multiple locations (pictured: Hipódromo)
Move over, Starbucks, Tierra Garat is, hands-down, my new favourite cofee shop chain. Offering a variety of hand-crafted coffee and chocolate-based drinks, pastries, sandwiches, and even some house wares, the TG cofee shop family now counts ten shops in Mexico. The two locations I have been to (Hipódromo and Polanco) are gorgeously designed and, as such, are great places to do work, meet up with a friend, or simply soak up the energy of the city while reading a book or magazine.
elevated local food
Campeche 322, Hipódromo
Walking through the Condesa neighbourhood on my first day in Mexico City, Fonda Mayora caught my eye and I knew I'd eventually try it out. On my third day, after going on a bookstore raid, I decided to stop by for brunch.
The waiter, who was enthusiastic and helpful, recommended the huevos en cajita (loosely translated: eggs in a little box). While I am not a huge eggs-in-the-morning kind of person, the simplicity of this dish - eggs with cheese served atop tortillas with a mild tomato sauce - was beautiful. No-nonsense cooking emphasized the freshness of the ingredients. The tomato sauce was subtle but tasty and the side salsa was rich and smoky (and the best salsa I had in my brief time in Mexico City.
I have nothing but positive words for Fonda Mayora and, given its cute locale and reasonable price tag (under $10 for most breakfast dishes), I don't see why you wouldn't eat there too.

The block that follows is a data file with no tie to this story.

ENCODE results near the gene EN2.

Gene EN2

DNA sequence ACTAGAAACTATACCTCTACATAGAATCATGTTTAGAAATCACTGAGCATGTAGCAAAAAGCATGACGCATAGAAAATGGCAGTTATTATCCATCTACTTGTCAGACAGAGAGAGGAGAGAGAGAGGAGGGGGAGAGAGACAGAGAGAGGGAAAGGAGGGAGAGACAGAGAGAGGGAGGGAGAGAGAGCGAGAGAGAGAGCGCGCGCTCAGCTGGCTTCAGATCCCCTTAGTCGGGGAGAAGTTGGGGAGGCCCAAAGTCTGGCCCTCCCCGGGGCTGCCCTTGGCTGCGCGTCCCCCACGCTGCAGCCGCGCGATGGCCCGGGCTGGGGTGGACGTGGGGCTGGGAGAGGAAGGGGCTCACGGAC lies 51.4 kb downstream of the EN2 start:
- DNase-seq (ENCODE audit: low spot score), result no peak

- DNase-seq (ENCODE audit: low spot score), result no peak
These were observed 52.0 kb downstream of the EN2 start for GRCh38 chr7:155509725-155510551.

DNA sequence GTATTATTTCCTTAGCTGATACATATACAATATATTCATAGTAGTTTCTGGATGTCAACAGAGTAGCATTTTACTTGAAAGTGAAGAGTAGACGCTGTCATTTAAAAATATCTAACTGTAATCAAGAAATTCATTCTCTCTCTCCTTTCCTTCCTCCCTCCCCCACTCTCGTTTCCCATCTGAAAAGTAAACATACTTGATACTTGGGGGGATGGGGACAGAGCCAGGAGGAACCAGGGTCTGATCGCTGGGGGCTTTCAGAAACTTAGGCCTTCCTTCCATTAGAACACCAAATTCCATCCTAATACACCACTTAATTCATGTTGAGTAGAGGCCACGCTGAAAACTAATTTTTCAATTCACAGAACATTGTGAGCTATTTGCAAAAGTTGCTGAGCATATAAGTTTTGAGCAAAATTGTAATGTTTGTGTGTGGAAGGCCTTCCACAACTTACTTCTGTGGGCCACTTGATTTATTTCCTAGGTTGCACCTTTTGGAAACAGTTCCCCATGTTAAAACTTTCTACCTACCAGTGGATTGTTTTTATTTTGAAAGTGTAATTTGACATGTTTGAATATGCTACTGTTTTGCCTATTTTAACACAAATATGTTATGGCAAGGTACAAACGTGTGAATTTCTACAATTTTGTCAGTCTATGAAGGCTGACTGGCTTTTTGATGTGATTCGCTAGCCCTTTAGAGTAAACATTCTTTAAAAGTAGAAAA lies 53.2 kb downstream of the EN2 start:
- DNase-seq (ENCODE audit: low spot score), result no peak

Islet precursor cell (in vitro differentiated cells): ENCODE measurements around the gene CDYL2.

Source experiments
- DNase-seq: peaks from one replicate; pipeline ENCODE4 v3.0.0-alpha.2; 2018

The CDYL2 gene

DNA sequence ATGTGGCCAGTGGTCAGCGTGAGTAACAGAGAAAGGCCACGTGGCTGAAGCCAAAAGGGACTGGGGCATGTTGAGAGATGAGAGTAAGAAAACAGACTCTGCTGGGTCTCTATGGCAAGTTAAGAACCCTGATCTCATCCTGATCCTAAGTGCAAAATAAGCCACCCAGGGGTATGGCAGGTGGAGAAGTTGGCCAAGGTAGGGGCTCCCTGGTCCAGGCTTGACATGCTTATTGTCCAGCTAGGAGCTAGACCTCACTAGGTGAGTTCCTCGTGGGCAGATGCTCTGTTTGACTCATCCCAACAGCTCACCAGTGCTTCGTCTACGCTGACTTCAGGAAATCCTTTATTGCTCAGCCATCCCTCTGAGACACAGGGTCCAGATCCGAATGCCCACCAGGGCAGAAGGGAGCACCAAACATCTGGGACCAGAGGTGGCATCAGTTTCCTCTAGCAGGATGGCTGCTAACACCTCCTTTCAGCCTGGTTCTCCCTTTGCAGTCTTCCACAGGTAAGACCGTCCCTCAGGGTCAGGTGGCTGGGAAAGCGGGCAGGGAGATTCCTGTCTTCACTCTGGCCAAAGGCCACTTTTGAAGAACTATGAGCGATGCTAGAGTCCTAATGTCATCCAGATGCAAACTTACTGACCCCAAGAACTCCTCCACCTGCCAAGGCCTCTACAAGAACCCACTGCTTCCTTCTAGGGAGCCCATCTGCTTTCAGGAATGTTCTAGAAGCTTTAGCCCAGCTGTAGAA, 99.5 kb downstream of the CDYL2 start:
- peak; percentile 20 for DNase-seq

MARKET KITCHEN (at the Park Plaza)
high end restaurant
Av. Javier Barros Sierra 540, Santa Fe (inside the Westin Park Plaza)
As I made my way to the all-shiny-glass Mexico neighbourhood of Sante Fe to get a sense for the area and visit some architectural landmarks, I made plans to go to Market Kitchen, a high end restaurant in the Westin Hotel.
In a beautiful space that aims to create a sense of home within a restaurant - something that it does not quite accomplish -, the menu is full of enticing options that center around local seafood ingredients.
I opt for the salmon tartare first (with a mezcal, citrus and pepper drink). The fish is superb and the avocado base and tomate broth are a wonderful complement to the salmon, providing just enough kick while not getting in the way of its freshness. Then, I get the octopus ceviche with corn, cherry tomatoes and garlic chips. I don't like it as much as the first dish (that I would gladly eat again), as the ensemble is a bit spicy to my liking, with the chips being especially over-flavoured. However, the presentation of the dish is exceptional and while it wasn't my favourite of the two, based on looks alone, I had to share it.
Overall, Market Kitchen Mexico is a solid high-end restaurant. With the quality of its decor, attentive service, and extensive selection of fresh seafood, it's recommandable mostly for special occasions or business lunches, as the price tag is quite high by American standards, and extremely high by Mexican ones. But there is a time and a place for higher end experiences; and when that time comes, you could do worse that Market Kitchen.